Convolver Node

Performs a high quality, linear convolution effect using an impulse response file or generated impulse response. This node is often used to create a reverb effect and add an atmospheric environment.


AudioThe Audio line to which the effect is applied.
Amount-controlControl input to automate the Amount setting, from 0 (full-dry) to 1 (full-wet). This input can be toggled from the settings panel.


Impulse responseSets how the impulse response is created.Generate noiseGenerate a stereo impulse response.From fileUse a file as the impulse response (e.g. a field recording, such as those at OpenAIR). Mono, stereo, and true-matrix (4-channel) impulse responses are supported.
AmountSets how much wet to add to the mix. Greaters values emphasize the effect.
Noise durationWhen the Impulse response setting is Generate noise, sets the duration of the generated noise in seconds.


AudioThe Audio line with the convolution effect applied.

Audio and Control lines (visualized with blue and purple, respectively) are both analogous to an analog signal. They can be used interchangeably, and, for example, an audio output (blue) can be connected to a Control input (purple), or vice-versa.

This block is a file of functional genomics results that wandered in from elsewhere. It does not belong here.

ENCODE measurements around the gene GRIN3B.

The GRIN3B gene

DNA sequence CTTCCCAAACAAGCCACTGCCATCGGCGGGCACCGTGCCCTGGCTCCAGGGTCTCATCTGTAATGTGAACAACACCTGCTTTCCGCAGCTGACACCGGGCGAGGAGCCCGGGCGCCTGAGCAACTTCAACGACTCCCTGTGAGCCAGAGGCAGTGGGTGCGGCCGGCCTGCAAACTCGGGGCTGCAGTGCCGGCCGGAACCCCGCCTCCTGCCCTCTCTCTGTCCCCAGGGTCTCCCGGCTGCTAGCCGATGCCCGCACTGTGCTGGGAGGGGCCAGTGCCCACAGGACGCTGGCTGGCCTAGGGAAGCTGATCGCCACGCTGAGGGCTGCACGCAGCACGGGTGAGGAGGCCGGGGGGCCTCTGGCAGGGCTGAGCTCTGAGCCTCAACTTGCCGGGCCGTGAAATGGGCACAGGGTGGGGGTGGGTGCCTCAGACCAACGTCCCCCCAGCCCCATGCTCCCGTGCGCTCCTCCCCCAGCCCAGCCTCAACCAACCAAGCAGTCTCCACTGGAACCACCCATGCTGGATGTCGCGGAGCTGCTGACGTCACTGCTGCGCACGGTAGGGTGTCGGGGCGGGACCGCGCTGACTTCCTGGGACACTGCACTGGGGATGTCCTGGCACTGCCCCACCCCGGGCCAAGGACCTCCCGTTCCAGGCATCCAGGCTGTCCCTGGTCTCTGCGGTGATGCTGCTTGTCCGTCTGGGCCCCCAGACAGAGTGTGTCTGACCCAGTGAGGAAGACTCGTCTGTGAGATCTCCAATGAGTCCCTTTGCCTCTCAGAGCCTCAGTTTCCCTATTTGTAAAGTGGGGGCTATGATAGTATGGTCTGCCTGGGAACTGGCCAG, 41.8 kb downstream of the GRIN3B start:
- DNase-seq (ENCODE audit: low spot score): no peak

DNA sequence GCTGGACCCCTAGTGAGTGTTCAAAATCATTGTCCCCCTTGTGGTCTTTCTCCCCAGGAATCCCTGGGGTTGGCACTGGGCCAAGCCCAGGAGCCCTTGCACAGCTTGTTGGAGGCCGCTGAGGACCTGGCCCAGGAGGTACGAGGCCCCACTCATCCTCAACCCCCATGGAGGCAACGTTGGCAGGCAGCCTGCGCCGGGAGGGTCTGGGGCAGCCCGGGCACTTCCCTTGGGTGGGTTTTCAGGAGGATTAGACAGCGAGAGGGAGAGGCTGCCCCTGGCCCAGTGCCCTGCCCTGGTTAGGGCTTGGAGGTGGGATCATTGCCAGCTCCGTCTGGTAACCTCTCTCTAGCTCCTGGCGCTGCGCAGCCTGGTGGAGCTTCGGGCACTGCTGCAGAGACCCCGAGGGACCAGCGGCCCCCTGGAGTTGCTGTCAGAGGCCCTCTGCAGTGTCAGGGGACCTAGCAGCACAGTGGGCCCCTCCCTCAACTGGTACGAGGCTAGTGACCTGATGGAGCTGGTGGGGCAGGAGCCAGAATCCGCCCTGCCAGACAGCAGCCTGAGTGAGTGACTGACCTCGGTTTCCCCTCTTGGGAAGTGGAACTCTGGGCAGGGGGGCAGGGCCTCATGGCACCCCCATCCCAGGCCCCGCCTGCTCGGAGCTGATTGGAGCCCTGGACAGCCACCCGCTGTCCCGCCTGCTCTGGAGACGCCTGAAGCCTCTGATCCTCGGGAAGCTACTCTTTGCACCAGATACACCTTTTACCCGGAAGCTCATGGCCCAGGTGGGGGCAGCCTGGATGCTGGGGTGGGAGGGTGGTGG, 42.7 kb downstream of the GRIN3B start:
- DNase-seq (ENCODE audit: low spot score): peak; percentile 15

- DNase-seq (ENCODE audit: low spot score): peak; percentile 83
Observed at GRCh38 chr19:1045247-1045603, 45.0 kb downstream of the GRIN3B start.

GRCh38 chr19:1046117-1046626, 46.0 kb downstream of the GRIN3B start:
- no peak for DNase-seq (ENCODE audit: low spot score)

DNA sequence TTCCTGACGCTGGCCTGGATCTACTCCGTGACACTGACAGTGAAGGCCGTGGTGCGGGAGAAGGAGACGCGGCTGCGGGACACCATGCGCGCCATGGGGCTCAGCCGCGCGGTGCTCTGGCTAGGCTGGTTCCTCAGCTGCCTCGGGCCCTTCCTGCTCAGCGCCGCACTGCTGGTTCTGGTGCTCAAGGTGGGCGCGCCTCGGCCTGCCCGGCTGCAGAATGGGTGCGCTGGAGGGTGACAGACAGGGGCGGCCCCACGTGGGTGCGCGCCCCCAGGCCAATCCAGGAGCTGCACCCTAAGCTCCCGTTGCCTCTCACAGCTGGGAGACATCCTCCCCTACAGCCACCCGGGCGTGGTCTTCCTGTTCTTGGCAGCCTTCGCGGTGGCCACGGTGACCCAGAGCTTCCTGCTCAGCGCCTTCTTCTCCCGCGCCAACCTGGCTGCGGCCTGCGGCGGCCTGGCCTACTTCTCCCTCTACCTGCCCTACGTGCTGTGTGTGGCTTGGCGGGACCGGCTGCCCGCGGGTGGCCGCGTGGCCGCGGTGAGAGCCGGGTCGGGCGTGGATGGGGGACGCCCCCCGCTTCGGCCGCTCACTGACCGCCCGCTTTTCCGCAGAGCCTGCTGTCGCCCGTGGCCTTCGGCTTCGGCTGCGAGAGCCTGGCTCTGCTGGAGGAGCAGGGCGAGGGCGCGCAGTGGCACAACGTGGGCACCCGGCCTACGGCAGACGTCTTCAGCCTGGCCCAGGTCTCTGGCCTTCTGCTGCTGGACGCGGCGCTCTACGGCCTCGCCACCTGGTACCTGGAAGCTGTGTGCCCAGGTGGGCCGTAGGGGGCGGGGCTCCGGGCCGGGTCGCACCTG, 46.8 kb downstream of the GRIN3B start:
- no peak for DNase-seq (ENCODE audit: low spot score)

Technical details

Before applying the convolution effect to the connected Audio line, the impulse response is always normalized (scaled) by equal-power normalization. The Generate noise option creates a full-spectrum stereo white noise with a linear, full-length fade-out.

Long impulse responses (either generated or file-based) are computationally expensive, and should be generally used sparsely (e.g. instead of using a Convolver Node on each branch of your graph, consider using 1 after summing your audio using an Add (Audio/Control) Node).

The output from this Node is always stereo, except when a mono impulse response is used with a mono input. Extra channels in the input are automatically mixed to stereo.